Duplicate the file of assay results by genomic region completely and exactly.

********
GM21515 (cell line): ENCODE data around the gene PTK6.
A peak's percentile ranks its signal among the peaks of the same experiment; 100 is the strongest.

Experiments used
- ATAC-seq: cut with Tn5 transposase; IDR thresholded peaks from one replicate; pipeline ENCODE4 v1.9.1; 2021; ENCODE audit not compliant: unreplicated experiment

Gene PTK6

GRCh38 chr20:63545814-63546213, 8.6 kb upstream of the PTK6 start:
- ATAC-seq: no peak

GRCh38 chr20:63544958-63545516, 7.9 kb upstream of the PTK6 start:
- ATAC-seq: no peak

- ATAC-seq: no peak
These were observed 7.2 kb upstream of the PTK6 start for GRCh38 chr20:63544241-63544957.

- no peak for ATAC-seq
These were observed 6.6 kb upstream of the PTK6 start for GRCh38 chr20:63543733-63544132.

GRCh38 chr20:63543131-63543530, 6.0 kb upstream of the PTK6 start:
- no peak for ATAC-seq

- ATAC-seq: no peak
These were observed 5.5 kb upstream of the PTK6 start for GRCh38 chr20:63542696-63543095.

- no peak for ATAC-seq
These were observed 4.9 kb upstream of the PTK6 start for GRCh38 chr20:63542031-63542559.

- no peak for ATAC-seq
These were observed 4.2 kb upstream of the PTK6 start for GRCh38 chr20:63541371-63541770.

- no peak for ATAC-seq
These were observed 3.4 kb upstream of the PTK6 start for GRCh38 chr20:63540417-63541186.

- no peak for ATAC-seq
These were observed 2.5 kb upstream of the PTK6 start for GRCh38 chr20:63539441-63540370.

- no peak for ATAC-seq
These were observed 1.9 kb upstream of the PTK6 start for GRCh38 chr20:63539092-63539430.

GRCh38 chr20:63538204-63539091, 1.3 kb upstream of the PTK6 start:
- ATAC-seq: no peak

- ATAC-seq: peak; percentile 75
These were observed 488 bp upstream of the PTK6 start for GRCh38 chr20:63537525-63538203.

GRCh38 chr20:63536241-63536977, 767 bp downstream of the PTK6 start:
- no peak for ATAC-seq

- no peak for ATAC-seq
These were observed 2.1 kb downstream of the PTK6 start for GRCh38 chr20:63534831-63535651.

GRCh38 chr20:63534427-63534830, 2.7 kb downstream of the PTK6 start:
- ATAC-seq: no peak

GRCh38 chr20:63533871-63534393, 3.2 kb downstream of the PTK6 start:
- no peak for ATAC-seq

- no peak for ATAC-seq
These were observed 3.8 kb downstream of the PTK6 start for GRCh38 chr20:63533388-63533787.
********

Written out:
GM21515 (cell line): ENCODE data around the gene PTK6.
A peak's percentile ranks its signal among the peaks of the same experiment; 100 is the strongest.

Experiments used
- ATAC-seq: cut with Tn5 transposase; IDR thresholded peaks from one replicate; pipeline ENCODE4 v1.9.1; 2021; ENCODE audit not compliant: unreplicated experiment

Gene PTK6

GRCh38 chr20:63545814-63546213, 8.6 kb upstream of the PTK6 start:
- ATAC-seq: no peak

GRCh38 chr20:63544958-63545516, 7.9 kb upstream of the PTK6 start:
- ATAC-seq: no peak

- ATAC-seq: no peak
These were observed 7.2 kb upstream of the PTK6 start for GRCh38 chr20:63544241-63544957.

- no peak for ATAC-seq
These were observed 6.6 kb upstream of the PTK6 start for GRCh38 chr20:63543733-63544132.

GRCh38 chr20:63543131-63543530, 6.0 kb upstream of the PTK6 start:
- no peak for ATAC-seq

- ATAC-seq: no peak
These were observed 5.5 kb upstream of the PTK6 start for GRCh38 chr20:63542696-63543095.

- no peak for ATAC-seq
These were observed 4.9 kb upstream of the PTK6 start for GRCh38 chr20:63542031-63542559.

- no peak for ATAC-seq
These were observed 4.2 kb upstream of the PTK6 start for GRCh38 chr20:63541371-63541770.

- no peak for ATAC-seq
These were observed 3.4 kb upstream of the PTK6 start for GRCh38 chr20:63540417-63541186.

- no peak for ATAC-seq
These were observed 2.5 kb upstream of the PTK6 start for GRCh38 chr20:63539441-63540370.

- no peak for ATAC-seq
These were observed 1.9 kb upstream of the PTK6 start for GRCh38 chr20:63539092-63539430.

GRCh38 chr20:63538204-63539091, 1.3 kb upstream of the PTK6 start:
- ATAC-seq: no peak

- ATAC-seq: peak; percentile 75
These were observed 488 bp upstream of the PTK6 start for GRCh38 chr20:63537525-63538203.

GRCh38 chr20:63536241-63536977, 767 bp downstream of the PTK6 start:
- no peak for ATAC-seq

- no peak for ATAC-seq
These were observed 2.1 kb downstream of the PTK6 start for GRCh38 chr20:63534831-63535651.

GRCh38 chr20:63534427-63534830, 2.7 kb downstream of the PTK6 start:
- ATAC-seq: no peak

GRCh38 chr20:63533871-63534393, 3.2 kb downstream of the PTK6 start:
- no peak for ATAC-seq

- no peak for ATAC-seq
These were observed 3.8 kb downstream of the PTK6 start for GRCh38 chr20:63533388-63533787.